Cambridgeshire Bird Club

Cambridgeshire Spotted Flycatcher Project  2016

The CBC is planning to continue our survey of breeding Spotted Flycatchers into 2016.

Last year's results, and the challenges of Spofling

Over a hundred observers provided records of Cambs Spotted Flycatchers in 2015. My thanks to you all. I tried to follow up most recent breeding records, and a number of us systematically searched traditional sites.

38 pairs were confirmed breeding, either by nests found, or by very recently fledged and dependent young being recorded nearby where a pair had been present earlier. A further four pairs probably bred where they were recorded at the same site on more than one occasion. An additional eight pairs may possibly have bred; this included single birds more than once or pairs just once at suitable or traditional sites. The distribution of pairs was fairly even throughout the county outside of the large towns and cities, with a tendency towards the north and west – Hunts villages along the north-western A14 and A1 corridors scored particularly well.

Flycatchers are now so thinly distributed – only a handful of tetrads had more than a single record – that it will be increasingly difficult for birds to intercept one another. A notable feature of early May records was of birds, presumably returning males, conspicuous or singing at a traditional site for a few days before disappearing. There were perhaps twelve such cases. Equally nests were still being found, and noisy young family parties reported, late into early August. This may suggest that some roving birds do persevere and eventually hook up with a partner. It is possible that such late nests were second broods or repeat attempts, but they could also have been just very late getting started.

Unlike tits, for example, which need to synchronise breeding with a invertebrate food source on a fixed timetable, Flycatchers can successfully raise young all summer long, provided they have a supply of largish prey. In some cases this food supply (butterflies, hoverflies) was provided by just one flowering bush or plant; or by a small stream. Many never ranged further than 50 or so metres from their nest-site. Others fed high in the canopy. Given how unobtrusive and silent the birds can be, it's likely that the species is under-recorded. With a pair on the back of a house or in a large garden you certainly cannot rely on them ever to be audible or visible from the road; though you may just be lucky to get one on some wires or an aerial. Many house-owners don't even know that the birds are there, or if they do what they are. Even when adults are present, RSPB fieldwork suggests that only one visit in three will necessarily detect them. For my part, I have on several occasions visited nests for ringing without seeing either one of the parent birds or hearing alarm calls. In a number of cases birds were present, but couldn't be pinned down despite considerable effort – only for a fledged family to pop up a few weeks later in precisely the same location.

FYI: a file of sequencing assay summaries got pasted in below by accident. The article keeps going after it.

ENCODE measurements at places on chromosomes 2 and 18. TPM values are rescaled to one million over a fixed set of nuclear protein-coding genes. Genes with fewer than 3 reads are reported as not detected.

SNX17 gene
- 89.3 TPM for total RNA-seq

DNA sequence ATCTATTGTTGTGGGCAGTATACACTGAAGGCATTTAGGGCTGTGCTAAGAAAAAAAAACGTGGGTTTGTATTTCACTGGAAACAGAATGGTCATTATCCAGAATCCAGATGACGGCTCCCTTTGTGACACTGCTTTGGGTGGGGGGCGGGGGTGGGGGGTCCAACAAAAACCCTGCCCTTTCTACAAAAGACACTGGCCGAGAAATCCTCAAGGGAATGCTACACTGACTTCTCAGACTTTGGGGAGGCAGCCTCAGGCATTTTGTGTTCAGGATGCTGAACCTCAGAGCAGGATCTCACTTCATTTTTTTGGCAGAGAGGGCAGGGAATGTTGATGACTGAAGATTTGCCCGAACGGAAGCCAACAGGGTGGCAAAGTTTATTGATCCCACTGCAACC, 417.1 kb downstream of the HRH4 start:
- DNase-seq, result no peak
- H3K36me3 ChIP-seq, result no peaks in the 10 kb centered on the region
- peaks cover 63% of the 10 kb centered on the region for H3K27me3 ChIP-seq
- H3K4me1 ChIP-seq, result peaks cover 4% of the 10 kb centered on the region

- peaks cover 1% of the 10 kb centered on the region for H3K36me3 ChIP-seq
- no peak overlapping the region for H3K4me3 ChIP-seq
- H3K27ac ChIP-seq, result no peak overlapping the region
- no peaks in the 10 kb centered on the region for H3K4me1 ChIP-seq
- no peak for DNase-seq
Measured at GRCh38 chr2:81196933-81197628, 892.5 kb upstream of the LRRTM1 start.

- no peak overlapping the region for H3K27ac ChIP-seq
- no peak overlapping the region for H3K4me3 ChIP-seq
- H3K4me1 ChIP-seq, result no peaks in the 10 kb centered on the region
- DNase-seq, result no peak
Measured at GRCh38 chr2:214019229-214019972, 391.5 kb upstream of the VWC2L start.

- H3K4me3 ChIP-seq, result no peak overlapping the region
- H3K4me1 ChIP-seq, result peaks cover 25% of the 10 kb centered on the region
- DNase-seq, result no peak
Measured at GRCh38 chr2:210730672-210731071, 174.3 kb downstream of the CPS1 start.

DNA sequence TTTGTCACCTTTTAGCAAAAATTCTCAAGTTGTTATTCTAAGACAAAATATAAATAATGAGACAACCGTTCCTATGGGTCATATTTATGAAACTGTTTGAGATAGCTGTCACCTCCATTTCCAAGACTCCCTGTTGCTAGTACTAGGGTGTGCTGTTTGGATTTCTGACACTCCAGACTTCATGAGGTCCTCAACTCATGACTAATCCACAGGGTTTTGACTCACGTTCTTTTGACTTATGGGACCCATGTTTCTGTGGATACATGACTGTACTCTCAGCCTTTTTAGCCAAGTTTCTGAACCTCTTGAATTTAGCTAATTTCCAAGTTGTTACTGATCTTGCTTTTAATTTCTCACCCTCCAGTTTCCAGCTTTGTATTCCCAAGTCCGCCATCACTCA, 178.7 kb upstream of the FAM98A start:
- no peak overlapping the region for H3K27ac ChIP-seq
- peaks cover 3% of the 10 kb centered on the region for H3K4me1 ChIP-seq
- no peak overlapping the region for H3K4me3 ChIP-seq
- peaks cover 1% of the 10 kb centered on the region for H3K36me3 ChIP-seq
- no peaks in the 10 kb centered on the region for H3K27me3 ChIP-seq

Nests were predominantly found in two categories of habitat: rural village gardens (not necessarily large ones) with good herbaceous plantings and often with some water; and parkland with good nettle or umbellifer patches (pollarded limes make popular nest sites). Searches of mature woodland were often fruitless, but by and large woods are rarely visited by birders in summer, so this could just be a recording bias.

If you just see even a single Spotted Flycatcher after 1 June this year, it will be worth following up. Do you know of a pair nesting near you this year, or of a traditional site which may be being used again?

Please see the list of priority sites and email

with any information you have, including records of single birds; and please provide a map reference, preferably to 100m (as TL000000). Follow your leads up and keep us informed or we can arrange to follow up if you don’t have time yourself.

Michael Holdsworth


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